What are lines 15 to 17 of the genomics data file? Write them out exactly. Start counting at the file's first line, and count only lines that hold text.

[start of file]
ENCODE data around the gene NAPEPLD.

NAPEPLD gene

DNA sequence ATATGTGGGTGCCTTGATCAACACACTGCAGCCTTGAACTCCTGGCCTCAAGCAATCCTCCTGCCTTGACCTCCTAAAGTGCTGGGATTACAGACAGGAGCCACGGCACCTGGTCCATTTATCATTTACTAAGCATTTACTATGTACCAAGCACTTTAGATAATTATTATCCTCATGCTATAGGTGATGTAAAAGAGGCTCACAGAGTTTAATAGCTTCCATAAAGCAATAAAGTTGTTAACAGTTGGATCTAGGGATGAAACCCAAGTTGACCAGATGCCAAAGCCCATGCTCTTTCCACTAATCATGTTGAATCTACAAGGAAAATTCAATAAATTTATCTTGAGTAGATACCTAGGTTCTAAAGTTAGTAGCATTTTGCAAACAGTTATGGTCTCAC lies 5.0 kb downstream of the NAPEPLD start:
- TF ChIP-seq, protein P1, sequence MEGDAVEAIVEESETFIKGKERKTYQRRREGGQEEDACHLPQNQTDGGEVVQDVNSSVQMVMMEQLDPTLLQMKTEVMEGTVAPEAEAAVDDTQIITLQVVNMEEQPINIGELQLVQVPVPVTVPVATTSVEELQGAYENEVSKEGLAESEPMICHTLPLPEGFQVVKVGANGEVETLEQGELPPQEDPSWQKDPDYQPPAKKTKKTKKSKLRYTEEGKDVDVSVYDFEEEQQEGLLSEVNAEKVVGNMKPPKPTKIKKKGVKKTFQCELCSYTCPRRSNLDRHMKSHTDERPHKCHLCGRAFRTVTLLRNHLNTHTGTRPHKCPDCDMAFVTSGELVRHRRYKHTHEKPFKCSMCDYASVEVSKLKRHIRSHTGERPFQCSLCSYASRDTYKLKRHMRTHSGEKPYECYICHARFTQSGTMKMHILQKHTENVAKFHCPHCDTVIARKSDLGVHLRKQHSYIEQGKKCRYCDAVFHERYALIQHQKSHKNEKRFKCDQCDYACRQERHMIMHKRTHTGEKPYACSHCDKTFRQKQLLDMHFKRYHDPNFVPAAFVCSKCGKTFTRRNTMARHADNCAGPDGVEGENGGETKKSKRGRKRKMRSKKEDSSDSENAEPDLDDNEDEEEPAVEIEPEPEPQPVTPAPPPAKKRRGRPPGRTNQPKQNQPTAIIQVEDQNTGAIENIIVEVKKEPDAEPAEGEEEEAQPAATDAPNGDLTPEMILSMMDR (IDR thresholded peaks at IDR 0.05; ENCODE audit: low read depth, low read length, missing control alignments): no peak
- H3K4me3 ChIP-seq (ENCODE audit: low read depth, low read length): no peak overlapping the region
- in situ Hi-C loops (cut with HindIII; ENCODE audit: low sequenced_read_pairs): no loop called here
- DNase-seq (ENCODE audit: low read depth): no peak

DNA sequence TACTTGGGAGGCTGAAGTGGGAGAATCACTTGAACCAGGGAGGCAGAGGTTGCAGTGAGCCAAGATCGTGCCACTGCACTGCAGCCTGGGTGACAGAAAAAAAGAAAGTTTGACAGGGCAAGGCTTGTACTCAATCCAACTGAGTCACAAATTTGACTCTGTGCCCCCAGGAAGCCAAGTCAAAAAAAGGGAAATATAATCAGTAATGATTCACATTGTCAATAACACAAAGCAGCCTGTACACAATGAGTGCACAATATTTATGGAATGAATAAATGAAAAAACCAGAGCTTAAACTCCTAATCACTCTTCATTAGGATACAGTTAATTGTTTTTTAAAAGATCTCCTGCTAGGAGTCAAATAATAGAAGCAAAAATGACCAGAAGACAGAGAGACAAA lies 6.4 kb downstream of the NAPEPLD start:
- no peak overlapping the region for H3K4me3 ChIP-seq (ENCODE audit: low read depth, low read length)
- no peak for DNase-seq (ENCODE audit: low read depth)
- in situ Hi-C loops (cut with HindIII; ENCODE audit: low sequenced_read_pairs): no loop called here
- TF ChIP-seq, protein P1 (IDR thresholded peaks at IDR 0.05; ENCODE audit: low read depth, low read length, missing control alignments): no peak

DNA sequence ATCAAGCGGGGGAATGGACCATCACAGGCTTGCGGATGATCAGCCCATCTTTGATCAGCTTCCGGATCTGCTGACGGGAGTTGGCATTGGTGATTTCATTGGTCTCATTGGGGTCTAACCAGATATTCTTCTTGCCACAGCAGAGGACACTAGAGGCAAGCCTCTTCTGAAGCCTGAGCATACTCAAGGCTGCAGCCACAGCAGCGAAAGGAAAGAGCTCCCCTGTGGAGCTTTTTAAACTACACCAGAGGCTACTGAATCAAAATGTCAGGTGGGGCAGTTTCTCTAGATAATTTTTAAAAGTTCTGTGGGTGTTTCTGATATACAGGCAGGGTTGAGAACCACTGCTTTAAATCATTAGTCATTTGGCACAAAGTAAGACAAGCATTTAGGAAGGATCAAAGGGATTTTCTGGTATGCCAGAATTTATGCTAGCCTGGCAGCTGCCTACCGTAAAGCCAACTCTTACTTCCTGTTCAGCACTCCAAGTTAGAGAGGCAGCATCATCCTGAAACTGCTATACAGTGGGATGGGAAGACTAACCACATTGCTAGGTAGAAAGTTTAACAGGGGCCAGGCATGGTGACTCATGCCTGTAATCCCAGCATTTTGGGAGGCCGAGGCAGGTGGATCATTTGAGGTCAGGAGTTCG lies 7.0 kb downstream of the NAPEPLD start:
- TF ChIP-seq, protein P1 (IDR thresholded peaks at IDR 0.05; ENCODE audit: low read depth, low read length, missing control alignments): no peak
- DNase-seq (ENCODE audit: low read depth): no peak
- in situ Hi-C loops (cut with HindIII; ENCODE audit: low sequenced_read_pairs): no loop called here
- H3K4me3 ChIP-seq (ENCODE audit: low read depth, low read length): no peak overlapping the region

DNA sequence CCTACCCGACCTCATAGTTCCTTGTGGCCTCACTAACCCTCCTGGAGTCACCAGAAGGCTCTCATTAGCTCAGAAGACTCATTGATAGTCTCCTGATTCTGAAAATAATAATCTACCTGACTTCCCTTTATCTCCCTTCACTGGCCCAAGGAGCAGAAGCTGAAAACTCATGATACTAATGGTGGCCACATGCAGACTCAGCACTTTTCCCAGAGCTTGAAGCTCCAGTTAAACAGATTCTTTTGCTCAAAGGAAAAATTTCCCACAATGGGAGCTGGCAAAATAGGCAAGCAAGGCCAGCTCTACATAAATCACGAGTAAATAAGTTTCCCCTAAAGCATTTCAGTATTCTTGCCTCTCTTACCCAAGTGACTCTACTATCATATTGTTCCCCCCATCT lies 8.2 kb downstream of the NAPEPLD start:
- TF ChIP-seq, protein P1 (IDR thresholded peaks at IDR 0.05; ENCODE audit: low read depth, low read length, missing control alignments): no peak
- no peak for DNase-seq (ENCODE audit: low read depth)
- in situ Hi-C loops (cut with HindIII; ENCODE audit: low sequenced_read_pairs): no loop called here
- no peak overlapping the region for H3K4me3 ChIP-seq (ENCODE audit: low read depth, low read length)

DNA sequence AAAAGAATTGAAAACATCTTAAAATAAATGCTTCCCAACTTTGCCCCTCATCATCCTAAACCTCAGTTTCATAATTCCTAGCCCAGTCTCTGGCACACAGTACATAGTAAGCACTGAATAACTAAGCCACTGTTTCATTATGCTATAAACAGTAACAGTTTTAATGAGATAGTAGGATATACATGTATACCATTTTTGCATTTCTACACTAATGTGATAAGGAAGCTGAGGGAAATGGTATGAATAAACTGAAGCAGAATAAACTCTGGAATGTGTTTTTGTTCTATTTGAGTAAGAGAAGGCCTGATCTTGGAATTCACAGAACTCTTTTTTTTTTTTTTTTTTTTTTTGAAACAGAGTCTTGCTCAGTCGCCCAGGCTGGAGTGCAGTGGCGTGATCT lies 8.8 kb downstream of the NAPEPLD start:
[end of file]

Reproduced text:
- DNase-seq (ENCODE audit: low read depth): no peak
- in situ Hi-C loops (cut with HindIII; ENCODE audit: low sequenced_read_pairs): no loop called here
- H3K4me3 ChIP-seq (ENCODE audit: low read depth, low read length): no peak overlapping the region